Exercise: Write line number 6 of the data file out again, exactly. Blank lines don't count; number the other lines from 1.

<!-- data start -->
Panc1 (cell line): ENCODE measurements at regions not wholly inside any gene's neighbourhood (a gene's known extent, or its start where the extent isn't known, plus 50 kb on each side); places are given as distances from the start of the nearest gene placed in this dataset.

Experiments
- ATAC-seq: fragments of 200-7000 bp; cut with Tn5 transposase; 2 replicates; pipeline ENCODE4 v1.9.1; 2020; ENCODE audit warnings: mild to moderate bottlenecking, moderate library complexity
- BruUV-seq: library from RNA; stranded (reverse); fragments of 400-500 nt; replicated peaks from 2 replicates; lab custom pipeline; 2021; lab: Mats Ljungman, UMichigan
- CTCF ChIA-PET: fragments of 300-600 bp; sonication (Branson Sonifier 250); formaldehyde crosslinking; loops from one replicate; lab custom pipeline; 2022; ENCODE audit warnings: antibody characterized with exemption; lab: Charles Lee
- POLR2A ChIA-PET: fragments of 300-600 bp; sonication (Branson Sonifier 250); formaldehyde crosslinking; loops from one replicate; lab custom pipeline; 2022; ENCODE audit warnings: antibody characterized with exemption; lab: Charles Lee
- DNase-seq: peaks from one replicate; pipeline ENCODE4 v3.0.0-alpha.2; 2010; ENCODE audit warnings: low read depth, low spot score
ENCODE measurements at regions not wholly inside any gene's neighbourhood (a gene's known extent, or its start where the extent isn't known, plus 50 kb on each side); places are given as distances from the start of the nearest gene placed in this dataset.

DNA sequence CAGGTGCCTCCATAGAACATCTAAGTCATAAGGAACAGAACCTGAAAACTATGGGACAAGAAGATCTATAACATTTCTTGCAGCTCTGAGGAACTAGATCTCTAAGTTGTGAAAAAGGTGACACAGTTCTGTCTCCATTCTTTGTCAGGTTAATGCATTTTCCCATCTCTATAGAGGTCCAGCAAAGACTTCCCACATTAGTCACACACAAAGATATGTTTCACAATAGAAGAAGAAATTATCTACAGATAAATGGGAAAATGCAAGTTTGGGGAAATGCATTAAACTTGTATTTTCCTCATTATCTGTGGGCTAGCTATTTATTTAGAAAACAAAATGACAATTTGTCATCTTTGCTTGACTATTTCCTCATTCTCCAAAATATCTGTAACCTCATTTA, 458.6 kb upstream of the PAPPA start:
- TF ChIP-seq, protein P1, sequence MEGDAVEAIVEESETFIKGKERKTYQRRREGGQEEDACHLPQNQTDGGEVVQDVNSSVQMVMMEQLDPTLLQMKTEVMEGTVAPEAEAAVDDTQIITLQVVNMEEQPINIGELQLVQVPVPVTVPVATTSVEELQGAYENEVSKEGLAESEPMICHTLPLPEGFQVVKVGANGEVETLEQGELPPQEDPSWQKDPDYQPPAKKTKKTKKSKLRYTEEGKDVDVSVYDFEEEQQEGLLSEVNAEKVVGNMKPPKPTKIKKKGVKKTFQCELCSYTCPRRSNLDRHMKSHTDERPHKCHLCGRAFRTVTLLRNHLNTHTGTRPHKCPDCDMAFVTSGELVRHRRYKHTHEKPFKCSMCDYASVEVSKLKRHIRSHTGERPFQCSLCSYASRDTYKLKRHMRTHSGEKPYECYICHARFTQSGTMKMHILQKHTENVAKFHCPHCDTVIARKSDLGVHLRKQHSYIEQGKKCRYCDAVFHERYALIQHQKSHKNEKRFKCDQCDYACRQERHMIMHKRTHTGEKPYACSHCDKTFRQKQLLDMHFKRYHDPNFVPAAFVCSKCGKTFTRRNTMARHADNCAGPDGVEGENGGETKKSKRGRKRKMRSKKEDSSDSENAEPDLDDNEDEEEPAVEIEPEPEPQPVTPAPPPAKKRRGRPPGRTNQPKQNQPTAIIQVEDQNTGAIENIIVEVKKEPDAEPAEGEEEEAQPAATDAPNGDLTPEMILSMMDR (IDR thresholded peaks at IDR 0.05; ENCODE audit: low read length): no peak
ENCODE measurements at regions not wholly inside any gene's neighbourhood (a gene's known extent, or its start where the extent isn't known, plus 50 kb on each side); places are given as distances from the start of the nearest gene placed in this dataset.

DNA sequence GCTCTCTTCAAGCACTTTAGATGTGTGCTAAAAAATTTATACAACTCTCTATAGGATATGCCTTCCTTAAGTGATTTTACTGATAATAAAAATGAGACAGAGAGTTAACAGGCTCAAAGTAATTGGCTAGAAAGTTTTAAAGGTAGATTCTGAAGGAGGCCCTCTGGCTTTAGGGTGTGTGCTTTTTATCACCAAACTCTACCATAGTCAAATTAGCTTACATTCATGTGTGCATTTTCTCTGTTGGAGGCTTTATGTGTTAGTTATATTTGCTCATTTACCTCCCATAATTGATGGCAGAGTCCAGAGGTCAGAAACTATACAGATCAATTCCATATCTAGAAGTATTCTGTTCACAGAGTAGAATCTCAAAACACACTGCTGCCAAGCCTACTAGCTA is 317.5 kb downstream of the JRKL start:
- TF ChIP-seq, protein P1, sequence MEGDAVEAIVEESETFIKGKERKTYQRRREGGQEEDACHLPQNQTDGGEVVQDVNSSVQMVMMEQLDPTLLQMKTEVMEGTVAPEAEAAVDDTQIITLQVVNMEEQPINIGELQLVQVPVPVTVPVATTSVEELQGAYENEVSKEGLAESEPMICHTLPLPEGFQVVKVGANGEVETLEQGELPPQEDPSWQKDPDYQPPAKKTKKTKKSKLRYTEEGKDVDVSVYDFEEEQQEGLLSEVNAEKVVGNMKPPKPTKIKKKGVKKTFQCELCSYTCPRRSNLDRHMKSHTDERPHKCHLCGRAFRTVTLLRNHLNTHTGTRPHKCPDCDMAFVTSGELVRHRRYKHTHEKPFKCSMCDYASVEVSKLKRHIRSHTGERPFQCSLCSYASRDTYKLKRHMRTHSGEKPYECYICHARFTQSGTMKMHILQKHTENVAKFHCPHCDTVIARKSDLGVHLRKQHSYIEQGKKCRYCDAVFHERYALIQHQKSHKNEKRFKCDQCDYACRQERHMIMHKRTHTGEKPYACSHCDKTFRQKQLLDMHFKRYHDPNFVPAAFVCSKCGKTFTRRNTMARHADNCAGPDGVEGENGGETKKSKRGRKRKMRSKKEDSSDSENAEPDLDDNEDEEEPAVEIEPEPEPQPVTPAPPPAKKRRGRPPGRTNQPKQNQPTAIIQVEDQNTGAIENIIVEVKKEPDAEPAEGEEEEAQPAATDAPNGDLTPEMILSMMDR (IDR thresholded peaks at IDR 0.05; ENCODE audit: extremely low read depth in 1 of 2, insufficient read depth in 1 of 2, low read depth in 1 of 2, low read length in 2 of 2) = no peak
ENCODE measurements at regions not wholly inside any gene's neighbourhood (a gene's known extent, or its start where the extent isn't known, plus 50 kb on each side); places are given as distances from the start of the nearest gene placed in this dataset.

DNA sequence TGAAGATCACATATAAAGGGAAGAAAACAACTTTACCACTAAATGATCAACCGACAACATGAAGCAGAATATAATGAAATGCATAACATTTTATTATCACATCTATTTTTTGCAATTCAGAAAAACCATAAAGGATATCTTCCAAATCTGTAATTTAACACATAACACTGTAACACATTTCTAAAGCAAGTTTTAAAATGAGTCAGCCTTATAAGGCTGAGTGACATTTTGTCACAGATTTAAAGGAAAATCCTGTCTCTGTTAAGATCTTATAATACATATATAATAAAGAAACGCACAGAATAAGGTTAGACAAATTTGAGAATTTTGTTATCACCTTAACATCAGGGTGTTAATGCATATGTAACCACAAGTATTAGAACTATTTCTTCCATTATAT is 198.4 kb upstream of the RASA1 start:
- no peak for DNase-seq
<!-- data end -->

- POLR2A ChIA-PET: fragments of 300-600 bp; sonication (Branson Sonifier 250); formaldehyde crosslinking; loops from one replicate; lab custom pipeline; 2022; ENCODE audit warnings: antibody characterized with exemption; lab: Charles Lee